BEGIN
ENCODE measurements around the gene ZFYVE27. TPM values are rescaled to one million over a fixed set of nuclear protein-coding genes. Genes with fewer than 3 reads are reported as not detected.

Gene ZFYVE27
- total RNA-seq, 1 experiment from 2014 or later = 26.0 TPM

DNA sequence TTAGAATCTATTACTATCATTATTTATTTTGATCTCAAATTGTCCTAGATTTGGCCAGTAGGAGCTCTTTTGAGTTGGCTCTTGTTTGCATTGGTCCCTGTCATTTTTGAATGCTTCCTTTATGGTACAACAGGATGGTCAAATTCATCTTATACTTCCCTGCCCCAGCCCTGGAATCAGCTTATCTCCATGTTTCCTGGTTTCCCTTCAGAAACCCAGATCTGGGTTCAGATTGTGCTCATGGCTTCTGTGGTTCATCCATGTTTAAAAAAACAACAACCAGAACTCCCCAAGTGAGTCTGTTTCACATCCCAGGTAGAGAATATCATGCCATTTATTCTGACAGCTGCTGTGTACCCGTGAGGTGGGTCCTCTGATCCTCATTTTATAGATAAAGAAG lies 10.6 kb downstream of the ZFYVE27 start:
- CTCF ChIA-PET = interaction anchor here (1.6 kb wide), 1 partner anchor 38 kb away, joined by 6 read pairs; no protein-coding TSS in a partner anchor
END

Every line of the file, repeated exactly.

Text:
ENCODE measurements around the gene ZFYVE27. TPM values are rescaled to one million over a fixed set of nuclear protein-coding genes. Genes with fewer than 3 reads are reported as not detected.

Gene ZFYVE27
- total RNA-seq, 1 experiment from 2014 or later = 26.0 TPM

DNA sequence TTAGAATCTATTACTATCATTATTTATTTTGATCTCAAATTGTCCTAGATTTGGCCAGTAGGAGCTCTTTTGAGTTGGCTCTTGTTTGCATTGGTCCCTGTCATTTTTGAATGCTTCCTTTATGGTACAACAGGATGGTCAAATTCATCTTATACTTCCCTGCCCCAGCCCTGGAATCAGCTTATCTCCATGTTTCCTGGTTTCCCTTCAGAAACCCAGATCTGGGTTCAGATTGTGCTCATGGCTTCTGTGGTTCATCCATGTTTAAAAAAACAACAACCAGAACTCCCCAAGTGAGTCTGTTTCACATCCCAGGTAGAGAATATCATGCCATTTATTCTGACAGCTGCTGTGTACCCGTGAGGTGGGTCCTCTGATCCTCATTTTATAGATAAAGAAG lies 10.6 kb downstream of the ZFYVE27 start:
- CTCF ChIA-PET = interaction anchor here (1.6 kb wide), 1 partner anchor 38 kb away, joined by 6 read pairs; no protein-coding TSS in a partner anchor